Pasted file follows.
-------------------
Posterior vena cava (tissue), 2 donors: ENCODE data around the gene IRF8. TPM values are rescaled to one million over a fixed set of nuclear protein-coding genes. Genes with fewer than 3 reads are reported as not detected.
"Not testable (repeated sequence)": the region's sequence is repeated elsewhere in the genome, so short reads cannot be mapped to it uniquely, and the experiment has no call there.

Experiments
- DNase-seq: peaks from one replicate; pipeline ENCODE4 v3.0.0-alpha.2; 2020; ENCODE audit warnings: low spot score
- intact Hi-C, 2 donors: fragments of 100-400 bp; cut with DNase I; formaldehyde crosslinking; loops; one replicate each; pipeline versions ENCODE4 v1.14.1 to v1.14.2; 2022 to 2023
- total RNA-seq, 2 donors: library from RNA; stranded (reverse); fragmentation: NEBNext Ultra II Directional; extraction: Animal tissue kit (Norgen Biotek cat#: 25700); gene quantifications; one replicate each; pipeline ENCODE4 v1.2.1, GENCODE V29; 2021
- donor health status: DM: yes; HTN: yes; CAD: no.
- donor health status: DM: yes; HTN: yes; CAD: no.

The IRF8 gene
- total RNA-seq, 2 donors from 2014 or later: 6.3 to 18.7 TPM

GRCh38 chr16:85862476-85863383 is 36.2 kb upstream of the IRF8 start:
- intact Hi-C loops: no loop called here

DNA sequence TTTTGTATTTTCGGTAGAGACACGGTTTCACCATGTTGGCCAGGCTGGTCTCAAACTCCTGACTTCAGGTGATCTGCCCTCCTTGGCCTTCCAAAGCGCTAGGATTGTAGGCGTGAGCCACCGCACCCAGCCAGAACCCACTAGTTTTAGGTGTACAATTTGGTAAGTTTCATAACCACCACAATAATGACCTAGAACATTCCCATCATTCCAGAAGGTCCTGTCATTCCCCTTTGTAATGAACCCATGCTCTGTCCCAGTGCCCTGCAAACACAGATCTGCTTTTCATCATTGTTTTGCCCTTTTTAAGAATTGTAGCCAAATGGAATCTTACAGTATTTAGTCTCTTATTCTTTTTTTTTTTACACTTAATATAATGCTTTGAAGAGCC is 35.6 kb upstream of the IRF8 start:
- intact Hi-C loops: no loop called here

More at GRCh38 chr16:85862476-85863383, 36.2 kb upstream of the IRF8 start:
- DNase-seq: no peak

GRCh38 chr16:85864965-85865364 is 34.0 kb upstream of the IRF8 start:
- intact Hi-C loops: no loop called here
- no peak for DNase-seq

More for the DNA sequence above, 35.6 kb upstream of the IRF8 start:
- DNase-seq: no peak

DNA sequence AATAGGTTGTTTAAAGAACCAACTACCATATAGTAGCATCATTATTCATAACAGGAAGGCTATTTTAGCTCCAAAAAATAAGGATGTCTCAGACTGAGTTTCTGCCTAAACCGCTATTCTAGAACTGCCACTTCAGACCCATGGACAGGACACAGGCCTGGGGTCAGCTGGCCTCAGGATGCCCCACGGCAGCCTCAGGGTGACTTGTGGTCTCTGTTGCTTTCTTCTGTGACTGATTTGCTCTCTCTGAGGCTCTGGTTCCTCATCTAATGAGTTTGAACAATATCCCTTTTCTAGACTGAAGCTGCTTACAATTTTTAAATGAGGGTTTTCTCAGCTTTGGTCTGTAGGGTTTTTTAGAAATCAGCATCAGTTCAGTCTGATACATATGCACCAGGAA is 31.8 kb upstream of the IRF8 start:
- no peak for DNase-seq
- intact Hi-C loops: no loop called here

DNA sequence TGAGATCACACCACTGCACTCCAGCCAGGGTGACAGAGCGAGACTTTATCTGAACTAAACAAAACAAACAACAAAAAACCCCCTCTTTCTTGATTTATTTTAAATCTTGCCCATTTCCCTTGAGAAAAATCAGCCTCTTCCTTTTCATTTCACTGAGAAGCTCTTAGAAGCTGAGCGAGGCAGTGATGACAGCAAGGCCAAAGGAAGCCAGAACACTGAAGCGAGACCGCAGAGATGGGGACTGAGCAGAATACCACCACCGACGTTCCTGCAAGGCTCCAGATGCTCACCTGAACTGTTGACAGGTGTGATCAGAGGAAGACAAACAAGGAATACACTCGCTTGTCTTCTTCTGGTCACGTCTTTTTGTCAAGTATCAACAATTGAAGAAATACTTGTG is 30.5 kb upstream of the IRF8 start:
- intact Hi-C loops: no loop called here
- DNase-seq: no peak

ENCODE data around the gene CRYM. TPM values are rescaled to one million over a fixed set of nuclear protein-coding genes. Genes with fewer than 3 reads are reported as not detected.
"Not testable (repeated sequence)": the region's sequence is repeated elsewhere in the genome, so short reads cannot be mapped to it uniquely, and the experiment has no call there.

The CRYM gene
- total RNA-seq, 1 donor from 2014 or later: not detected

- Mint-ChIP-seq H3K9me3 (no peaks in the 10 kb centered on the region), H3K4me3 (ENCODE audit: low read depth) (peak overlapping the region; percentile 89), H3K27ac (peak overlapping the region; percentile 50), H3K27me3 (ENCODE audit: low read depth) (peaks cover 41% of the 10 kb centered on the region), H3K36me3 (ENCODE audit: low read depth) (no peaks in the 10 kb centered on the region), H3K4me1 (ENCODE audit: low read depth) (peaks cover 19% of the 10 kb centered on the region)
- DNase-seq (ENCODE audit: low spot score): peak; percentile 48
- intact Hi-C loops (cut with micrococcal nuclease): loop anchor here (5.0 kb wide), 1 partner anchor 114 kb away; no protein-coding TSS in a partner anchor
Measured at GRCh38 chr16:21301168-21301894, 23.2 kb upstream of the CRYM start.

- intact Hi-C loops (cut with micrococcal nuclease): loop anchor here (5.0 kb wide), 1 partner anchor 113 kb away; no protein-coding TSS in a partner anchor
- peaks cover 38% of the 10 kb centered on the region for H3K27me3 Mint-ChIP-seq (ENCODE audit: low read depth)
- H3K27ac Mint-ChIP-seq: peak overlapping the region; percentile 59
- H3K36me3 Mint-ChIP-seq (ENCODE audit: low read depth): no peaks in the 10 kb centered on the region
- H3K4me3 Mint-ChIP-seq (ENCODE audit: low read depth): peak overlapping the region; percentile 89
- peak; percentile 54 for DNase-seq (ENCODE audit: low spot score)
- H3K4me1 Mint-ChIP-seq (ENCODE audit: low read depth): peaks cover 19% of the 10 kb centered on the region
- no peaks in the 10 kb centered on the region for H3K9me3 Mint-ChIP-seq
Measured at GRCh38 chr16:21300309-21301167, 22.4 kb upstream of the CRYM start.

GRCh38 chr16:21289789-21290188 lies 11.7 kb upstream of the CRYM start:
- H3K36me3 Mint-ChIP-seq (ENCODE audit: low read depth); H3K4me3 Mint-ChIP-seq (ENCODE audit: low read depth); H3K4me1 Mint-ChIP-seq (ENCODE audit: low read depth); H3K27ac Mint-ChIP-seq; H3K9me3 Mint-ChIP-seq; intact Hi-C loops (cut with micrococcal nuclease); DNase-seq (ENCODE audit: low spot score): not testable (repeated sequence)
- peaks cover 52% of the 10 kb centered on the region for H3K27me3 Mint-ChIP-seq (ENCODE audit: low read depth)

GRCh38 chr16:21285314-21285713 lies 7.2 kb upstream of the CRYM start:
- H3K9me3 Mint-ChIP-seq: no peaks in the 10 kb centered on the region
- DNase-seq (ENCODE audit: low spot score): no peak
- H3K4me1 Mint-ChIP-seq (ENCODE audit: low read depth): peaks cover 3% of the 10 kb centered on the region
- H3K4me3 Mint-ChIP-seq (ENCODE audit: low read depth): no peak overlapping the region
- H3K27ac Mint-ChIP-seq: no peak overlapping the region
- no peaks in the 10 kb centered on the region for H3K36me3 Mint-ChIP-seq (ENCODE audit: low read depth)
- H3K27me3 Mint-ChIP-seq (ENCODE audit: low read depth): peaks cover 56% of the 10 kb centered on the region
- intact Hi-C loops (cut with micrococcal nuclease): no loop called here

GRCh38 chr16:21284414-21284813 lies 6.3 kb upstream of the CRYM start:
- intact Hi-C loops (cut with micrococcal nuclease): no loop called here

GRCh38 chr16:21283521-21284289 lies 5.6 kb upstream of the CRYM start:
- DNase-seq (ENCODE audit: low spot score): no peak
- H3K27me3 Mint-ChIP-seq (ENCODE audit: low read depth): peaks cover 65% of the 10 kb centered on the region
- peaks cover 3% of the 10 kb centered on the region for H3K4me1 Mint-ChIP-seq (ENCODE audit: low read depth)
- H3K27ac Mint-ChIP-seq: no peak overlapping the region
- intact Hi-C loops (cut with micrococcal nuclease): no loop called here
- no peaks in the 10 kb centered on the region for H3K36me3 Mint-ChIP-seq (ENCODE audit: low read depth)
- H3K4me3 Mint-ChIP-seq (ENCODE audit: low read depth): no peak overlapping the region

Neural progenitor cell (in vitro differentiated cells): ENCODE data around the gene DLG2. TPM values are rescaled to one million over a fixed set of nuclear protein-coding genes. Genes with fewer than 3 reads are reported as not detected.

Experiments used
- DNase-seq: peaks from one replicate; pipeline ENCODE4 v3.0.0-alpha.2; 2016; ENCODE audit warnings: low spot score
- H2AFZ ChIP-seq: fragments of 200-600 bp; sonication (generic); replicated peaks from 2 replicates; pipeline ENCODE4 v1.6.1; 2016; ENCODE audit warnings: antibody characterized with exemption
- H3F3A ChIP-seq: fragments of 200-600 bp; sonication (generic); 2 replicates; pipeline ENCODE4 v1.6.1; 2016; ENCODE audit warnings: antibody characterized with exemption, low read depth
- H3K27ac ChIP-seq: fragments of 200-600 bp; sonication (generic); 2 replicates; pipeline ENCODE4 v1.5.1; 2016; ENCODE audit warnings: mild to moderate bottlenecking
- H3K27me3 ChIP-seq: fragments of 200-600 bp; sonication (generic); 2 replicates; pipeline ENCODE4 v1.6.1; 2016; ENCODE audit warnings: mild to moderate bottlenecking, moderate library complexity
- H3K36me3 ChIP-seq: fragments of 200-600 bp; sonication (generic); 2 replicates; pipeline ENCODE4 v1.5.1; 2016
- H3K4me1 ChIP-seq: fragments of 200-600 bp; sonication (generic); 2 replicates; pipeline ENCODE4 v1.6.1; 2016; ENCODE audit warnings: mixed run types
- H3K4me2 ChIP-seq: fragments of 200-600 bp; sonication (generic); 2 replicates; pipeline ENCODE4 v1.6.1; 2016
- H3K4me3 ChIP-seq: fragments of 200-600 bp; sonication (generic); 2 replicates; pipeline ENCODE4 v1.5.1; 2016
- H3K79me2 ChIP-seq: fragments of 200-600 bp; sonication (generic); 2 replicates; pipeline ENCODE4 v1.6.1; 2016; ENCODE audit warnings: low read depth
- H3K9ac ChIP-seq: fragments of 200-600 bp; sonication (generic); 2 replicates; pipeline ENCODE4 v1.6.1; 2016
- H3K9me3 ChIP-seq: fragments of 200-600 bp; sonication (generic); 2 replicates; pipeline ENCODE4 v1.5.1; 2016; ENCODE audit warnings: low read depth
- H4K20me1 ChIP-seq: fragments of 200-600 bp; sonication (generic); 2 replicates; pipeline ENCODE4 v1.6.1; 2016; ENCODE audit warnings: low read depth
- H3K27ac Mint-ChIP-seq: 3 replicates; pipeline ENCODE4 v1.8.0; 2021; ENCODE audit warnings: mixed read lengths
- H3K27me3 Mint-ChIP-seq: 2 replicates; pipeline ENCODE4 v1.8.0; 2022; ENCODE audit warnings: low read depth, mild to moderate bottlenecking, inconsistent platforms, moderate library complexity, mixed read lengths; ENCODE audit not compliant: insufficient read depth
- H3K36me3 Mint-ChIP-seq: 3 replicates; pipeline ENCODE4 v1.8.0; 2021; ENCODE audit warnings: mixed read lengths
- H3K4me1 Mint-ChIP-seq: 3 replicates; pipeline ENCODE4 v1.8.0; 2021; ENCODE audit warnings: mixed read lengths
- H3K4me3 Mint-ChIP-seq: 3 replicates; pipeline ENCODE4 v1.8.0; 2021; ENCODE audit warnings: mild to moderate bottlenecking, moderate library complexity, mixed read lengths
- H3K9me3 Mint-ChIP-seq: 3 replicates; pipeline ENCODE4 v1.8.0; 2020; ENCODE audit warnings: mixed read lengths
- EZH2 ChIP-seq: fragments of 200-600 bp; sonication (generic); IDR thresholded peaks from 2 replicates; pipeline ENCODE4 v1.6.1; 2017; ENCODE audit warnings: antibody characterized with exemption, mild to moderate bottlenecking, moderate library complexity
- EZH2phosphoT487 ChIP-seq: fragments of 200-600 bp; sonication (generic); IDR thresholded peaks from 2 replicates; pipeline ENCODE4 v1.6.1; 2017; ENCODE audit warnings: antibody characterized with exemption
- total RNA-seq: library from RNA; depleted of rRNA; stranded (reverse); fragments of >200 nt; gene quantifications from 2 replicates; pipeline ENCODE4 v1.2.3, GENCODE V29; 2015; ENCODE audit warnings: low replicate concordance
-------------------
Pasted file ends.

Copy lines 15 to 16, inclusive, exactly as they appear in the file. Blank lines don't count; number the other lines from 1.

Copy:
More at GRCh38 chr16:85862476-85863383, 36.2 kb upstream of the IRF8 start:
- DNase-seq: no peak